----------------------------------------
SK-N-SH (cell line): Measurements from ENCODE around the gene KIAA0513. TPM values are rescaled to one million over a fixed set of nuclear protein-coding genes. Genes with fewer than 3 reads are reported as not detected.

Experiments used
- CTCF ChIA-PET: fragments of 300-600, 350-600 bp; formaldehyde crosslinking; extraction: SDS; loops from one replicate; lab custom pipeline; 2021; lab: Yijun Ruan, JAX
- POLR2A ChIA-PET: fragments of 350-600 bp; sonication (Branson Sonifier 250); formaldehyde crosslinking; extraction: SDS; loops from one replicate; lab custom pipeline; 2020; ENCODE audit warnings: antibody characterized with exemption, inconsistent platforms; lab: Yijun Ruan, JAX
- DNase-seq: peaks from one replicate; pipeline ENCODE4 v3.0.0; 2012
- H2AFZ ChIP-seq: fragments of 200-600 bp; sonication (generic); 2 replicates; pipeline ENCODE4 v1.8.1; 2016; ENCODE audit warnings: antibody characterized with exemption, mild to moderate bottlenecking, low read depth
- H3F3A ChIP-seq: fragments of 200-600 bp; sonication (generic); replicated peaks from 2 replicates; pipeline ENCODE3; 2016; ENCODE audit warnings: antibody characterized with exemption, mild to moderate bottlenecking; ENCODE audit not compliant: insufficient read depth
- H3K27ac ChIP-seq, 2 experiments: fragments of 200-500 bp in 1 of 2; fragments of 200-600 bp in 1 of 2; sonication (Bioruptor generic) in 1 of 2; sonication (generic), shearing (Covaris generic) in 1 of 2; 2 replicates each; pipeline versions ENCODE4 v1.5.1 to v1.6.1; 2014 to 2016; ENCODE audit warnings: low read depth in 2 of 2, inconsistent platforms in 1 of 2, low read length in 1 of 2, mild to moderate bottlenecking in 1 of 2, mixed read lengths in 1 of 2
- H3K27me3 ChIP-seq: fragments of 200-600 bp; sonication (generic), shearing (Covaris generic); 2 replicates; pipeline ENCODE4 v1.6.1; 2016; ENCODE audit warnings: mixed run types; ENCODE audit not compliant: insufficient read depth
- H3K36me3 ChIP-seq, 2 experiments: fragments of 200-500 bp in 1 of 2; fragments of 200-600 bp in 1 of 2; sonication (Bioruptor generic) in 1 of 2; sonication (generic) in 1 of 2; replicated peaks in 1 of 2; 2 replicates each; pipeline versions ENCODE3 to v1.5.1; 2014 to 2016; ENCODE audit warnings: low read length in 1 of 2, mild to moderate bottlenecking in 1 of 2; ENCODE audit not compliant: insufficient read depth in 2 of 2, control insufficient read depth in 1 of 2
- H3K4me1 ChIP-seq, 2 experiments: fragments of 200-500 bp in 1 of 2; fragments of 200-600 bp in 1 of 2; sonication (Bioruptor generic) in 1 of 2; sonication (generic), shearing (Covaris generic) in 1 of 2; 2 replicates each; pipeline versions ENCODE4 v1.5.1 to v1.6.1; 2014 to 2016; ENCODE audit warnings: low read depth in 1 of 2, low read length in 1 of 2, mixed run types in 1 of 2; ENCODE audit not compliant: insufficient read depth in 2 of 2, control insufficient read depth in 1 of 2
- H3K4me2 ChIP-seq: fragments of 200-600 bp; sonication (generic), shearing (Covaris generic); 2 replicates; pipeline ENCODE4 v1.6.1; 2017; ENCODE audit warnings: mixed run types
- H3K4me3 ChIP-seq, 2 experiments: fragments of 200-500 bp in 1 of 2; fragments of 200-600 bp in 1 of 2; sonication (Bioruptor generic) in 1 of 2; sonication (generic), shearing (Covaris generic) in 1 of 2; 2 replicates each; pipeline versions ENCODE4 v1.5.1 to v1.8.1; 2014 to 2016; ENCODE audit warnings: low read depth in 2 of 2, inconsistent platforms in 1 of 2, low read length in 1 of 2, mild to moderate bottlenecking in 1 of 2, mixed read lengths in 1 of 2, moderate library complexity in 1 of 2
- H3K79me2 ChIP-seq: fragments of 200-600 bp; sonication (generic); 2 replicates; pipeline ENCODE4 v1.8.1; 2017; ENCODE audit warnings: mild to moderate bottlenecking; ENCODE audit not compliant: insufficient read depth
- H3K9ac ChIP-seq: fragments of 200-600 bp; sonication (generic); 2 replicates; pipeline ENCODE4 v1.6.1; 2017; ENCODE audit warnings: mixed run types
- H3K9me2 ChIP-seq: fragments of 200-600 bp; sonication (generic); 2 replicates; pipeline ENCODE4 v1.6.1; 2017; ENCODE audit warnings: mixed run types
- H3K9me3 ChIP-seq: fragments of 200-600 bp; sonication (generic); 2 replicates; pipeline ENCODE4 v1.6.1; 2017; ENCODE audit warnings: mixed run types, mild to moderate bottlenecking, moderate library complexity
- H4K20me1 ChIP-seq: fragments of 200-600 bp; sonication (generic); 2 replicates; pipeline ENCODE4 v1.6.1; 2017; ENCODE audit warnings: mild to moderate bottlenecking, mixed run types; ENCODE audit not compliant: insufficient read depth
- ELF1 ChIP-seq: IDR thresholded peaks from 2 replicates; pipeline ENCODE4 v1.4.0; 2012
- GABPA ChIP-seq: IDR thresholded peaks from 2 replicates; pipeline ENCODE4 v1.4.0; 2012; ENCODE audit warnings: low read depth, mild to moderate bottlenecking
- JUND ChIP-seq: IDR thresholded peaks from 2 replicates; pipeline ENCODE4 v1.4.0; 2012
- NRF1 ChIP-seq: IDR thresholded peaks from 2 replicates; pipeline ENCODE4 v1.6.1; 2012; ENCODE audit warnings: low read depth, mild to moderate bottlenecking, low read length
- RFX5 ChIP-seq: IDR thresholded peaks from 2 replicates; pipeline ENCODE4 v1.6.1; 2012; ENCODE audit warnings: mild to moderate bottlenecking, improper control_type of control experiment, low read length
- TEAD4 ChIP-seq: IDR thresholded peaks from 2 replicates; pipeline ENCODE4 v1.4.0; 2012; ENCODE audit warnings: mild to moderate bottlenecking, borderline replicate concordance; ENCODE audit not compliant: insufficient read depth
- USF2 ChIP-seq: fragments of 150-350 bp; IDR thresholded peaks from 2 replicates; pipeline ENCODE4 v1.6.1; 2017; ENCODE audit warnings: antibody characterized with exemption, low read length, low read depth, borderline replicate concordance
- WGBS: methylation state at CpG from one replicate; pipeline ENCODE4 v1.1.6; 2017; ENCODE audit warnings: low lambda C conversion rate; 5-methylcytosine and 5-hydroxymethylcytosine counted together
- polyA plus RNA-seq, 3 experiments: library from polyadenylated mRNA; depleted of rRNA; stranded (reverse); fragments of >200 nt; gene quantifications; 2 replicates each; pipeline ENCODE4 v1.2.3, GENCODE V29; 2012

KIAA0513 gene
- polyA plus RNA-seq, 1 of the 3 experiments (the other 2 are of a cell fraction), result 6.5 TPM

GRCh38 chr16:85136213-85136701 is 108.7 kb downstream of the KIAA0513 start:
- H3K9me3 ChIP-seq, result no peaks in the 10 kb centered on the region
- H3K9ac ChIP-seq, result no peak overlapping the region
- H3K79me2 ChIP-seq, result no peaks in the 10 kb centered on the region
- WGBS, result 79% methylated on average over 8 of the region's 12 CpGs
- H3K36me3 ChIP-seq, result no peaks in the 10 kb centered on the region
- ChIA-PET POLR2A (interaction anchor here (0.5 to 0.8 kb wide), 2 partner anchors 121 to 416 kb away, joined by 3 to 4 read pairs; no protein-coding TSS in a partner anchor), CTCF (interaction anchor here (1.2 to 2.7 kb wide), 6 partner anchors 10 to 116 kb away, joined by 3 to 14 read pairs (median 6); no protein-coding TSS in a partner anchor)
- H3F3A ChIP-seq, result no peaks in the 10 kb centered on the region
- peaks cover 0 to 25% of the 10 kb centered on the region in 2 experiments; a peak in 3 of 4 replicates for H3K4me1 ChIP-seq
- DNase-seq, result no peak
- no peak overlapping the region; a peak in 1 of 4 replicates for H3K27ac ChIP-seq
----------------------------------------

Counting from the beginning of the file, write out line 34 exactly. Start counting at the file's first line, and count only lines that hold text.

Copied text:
- WGBS, result 79% methylated on average over 8 of the region's 12 CpGs